The work of Cecil Frances Alexander will be familiar to people all over the world. As one of Ireland’s foremost writers of hymns and poems, she produced what is arguably one of the most famous and well-loved hymns of all time: All Things Bright and Beautiful, writes RAY CLEERE
Hymns such as ‘All Things Bright and Beautiful’, ‘There Is a Green Hill Far Away’, ‘St. Patrick’s Breastplate’ and the Christmas Carol ‘Once in Royal David’s City’ are some of the many hymns known by Christians across the world and which were written by Cecil Frances Alexander, one of the most famous hymn-writers of the nineteenth century.
Cecil Frances Alexander, hymn-writer and poet, was born at her parents’ home, 25 Eccles Street, in Dublin, 200 years ago, in April 1818. The precise date is not recorded.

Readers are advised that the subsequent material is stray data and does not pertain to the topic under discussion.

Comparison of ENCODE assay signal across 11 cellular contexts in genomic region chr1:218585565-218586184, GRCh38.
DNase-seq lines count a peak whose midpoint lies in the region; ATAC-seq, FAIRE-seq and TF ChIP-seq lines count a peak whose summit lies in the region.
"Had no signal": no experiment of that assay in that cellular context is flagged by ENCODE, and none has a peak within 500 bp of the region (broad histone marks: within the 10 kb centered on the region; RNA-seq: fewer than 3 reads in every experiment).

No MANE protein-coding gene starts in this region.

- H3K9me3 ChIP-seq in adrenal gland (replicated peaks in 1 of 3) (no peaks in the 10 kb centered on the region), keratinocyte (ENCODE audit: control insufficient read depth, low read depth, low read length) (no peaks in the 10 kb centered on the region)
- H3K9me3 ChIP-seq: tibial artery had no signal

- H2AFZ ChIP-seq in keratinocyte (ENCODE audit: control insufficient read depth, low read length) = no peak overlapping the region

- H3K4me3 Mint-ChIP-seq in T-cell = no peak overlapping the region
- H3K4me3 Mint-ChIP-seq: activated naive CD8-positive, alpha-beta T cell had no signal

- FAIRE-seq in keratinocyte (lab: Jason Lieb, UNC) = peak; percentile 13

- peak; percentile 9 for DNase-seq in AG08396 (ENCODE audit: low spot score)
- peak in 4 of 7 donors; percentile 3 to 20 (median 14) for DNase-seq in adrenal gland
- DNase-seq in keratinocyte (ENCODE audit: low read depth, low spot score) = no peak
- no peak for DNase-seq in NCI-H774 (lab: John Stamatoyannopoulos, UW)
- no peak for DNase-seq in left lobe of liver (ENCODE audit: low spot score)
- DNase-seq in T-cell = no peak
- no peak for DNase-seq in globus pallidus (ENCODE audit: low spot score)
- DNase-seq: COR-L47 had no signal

Born Cecil Frances Humphreys, she was the third child and the second daughter of Major John Humphreys of Norfolk and his wife Elizabeth Frances Reed. Affectionally known as ‘Fanny’, she showed that she had a poetic gift and her father encouraged her in it.
She was greatly influenced by Dr. Walter Hook, then Dean of Chichester, and her verses were sacred, sentimental or witty, although never musical.
She had a keen sense of sound and rhythm, combined with a love of nature and the desire to be a good Anglican.
Her subsequent religious work was greatly influenced by her contacts with the Oxford Movement, and in particular with John Keble, who edited one of her anthologies.
She became a prolific hymn-writer and over 400 came from her busy pen. Probably her most famous hymn is ‘There Is a Green Hill Far Away’. That hymn was inspired by a little hill outside the walls of Derry.
In her mind it was on a hill like that that Jesus was crucified. Her hymn was to help her god-children to understand the statements of the Creed: “Suffered under Pontius Pilate, was crucified, dead and buried.”